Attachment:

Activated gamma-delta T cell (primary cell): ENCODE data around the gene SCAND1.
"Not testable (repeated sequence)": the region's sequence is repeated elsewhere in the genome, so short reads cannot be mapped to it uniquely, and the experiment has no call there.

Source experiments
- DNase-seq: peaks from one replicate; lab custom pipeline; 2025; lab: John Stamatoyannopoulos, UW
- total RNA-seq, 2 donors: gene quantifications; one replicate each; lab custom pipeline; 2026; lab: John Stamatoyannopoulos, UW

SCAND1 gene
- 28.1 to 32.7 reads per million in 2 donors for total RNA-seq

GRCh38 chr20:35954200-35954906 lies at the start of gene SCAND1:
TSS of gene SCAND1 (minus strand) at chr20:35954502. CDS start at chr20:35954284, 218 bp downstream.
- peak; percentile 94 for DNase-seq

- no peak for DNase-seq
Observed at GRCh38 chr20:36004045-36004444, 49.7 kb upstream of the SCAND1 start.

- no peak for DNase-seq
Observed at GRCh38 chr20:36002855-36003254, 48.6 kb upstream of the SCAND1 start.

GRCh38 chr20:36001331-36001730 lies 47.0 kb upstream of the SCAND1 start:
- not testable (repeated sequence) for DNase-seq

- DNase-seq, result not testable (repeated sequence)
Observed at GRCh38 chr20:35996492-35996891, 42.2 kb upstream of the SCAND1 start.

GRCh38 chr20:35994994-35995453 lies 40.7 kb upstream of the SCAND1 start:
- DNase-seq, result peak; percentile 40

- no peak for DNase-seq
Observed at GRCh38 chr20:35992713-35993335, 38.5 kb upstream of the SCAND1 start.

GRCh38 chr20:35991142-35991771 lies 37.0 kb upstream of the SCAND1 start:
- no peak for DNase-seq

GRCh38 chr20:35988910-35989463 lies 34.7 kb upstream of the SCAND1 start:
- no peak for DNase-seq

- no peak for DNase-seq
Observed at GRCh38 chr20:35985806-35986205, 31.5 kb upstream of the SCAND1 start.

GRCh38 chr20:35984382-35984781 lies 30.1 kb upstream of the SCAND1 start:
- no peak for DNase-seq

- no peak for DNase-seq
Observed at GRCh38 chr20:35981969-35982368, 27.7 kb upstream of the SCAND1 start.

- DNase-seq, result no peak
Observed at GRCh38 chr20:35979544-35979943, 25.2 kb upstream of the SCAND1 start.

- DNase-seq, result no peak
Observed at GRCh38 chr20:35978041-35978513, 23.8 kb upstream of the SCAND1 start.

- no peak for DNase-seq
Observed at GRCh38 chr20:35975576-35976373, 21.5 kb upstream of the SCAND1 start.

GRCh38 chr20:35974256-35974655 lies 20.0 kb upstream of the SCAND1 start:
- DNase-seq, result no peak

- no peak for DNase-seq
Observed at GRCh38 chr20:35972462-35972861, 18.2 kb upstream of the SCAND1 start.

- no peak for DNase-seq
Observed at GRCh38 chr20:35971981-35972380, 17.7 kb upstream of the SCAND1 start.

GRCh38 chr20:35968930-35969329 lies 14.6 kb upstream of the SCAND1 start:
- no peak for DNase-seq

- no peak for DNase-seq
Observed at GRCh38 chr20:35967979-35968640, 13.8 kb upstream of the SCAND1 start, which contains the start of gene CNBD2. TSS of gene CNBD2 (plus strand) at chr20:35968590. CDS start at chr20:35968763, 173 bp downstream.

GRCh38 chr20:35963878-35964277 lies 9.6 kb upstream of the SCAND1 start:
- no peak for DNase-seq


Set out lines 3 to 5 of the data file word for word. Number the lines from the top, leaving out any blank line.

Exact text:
Source experiments
- DNase-seq: peaks from one replicate; lab custom pipeline; 2025; lab: John Stamatoyannopoulos, UW
- total RNA-seq, 2 donors: gene quantifications; one replicate each; lab custom pipeline; 2026; lab: John Stamatoyannopoulos, UW